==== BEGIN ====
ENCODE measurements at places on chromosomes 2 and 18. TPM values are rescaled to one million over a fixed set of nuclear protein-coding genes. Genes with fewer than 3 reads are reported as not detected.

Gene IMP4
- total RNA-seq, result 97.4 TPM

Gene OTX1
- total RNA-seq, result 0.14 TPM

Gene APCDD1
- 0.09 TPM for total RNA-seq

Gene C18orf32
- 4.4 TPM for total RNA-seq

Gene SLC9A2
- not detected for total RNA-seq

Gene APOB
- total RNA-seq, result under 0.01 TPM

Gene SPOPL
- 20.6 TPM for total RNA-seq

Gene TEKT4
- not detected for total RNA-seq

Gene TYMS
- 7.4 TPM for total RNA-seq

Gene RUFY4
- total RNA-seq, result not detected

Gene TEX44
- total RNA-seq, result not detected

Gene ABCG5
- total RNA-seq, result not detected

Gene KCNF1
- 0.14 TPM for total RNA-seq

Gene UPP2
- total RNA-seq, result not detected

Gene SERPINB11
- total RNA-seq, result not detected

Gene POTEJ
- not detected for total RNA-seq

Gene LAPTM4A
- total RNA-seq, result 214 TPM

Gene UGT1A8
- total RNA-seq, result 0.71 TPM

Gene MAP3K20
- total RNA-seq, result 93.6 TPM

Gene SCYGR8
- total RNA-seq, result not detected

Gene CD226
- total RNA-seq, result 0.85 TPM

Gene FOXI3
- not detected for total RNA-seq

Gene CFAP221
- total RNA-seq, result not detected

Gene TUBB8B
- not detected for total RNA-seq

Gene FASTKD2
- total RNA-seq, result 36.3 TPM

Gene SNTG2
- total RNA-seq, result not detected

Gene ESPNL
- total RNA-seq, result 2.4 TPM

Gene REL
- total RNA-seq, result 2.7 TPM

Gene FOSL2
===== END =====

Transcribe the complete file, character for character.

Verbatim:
ENCODE measurements at places on chromosomes 2 and 18. TPM values are rescaled to one million over a fixed set of nuclear protein-coding genes. Genes with fewer than 3 reads are reported as not detected.

Gene IMP4
- total RNA-seq, result 97.4 TPM

Gene OTX1
- total RNA-seq, result 0.14 TPM

Gene APCDD1
- 0.09 TPM for total RNA-seq

Gene C18orf32
- 4.4 TPM for total RNA-seq

Gene SLC9A2
- not detected for total RNA-seq

Gene APOB
- total RNA-seq, result under 0.01 TPM

Gene SPOPL
- 20.6 TPM for total RNA-seq

Gene TEKT4
- not detected for total RNA-seq

Gene TYMS
- 7.4 TPM for total RNA-seq

Gene RUFY4
- total RNA-seq, result not detected

Gene TEX44
- total RNA-seq, result not detected

Gene ABCG5
- total RNA-seq, result not detected

Gene KCNF1
- 0.14 TPM for total RNA-seq

Gene UPP2
- total RNA-seq, result not detected

Gene SERPINB11
- total RNA-seq, result not detected

Gene POTEJ
- not detected for total RNA-seq

Gene LAPTM4A
- total RNA-seq, result 214 TPM

Gene UGT1A8
- total RNA-seq, result 0.71 TPM

Gene MAP3K20
- total RNA-seq, result 93.6 TPM

Gene SCYGR8
- total RNA-seq, result not detected

Gene CD226
- total RNA-seq, result 0.85 TPM

Gene FOXI3
- not detected for total RNA-seq

Gene CFAP221
- total RNA-seq, result not detected

Gene TUBB8B
- not detected for total RNA-seq

Gene FASTKD2
- total RNA-seq, result 36.3 TPM

Gene SNTG2
- total RNA-seq, result not detected

Gene ESPNL
- total RNA-seq, result 2.4 TPM

Gene REL
- total RNA-seq, result 2.7 TPM

Gene FOSL2